Even if stocks do pullback, I expect the overall uptrend to remain intact with evidence that the rally can carry into next year. Along with the regime change to net new 52-week highs, key cyclical sectors like semiconductor stocks and homebuilders are performing well and stock market seasonality is mostly positive into next year. For this week, I’m removing URI from watch as the stock’s breakout pattern completes. I’m also removing LI and NVGS, which have not broken out while there are better setups to monitor for now.
Keep reading below for all the updates…
Long Trade Setups
Recently testing resistance at the prior high around $70. MACD extended on that test, now a small retracement of the rally since October. That's resetting the MACD back at the zero line. Now watching for a breakout over $70 with the relative strength (RS) line at new highs.
Progressing through a sideways trading range since July, creating a resistance level around $29. Looking for a breakout over that level, which could target the prior highs near $33.
Consolidating prior gains since August, forming a resistance level around $38. MACD recently turning up from the zero line and testing that level again. Expect a breakout to first target the prior highs at $40.
Trading in a basing pattern since mid-June, with a failed breakout attempt in September. Has traded in a similar range since then, with resistance around the $30 level. The MACD is resetting at the zero line, while the RS line stays near the high.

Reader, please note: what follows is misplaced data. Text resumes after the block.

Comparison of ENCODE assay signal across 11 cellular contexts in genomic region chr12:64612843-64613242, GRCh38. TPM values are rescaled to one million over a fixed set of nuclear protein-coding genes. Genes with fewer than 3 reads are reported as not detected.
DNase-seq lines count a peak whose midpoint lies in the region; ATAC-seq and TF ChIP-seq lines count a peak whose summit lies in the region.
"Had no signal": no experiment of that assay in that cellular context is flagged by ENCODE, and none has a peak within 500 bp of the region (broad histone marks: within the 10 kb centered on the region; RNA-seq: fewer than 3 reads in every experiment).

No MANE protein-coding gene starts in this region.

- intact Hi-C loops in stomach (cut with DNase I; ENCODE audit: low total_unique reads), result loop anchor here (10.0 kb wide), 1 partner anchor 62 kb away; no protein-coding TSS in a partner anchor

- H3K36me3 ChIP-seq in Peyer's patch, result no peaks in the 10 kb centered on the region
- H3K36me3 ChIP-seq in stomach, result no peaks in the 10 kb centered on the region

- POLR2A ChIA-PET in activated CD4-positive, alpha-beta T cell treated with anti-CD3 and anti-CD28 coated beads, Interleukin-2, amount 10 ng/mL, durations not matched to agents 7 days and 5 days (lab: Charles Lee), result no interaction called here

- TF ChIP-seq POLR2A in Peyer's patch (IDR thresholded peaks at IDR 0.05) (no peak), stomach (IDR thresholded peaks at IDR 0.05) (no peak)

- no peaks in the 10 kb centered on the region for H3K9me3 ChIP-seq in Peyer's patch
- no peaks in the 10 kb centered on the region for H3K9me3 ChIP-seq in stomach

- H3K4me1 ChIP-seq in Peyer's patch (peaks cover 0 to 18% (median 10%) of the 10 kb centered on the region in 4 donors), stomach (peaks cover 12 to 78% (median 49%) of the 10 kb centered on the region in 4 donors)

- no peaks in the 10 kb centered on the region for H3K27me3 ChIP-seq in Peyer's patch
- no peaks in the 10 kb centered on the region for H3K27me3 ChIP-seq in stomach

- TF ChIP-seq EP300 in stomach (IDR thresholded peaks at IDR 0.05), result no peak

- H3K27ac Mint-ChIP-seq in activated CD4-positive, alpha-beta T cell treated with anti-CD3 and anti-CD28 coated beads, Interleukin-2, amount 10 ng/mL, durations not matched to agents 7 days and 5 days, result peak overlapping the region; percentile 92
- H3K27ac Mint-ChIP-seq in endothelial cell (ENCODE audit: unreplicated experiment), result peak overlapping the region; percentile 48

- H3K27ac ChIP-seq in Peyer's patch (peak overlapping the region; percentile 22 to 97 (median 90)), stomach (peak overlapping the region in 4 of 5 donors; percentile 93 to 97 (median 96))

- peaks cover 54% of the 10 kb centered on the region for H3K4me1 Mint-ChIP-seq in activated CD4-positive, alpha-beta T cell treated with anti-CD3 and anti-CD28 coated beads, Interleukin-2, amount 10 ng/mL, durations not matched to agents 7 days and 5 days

Consolidating after making a new all-time high back in July. Somewhat resembles a base-on-base pattern after testing the $150 breakout area. Price back near the highs, where I’m watching for a breakout over $195.
Big run over the past couple weeks to test resistance around $60. Need to see momentum reset for another move, so ideally the stock trades sideways for a period to reset the MACD at the zero line. If that happens, I would look to buy a breakout to new highs confirmed by rising volume and the RS line at new highs.
Made a quick move higher off support around $34. My ideal trade setup is price tests resistance around $45 then does a small retracement of the rally. Look for MACD to reset at zero in that scenario, followed by an attempt to breakout over $45.
Pulled back after reporting earnings. Will keep on the watchlist for now as long as support at $20 holds. Still watching resistance at $24, which is a level tested several times going back to 2021. Series of higher lows since last October’s bottom. A breakout could target the prior high near $29.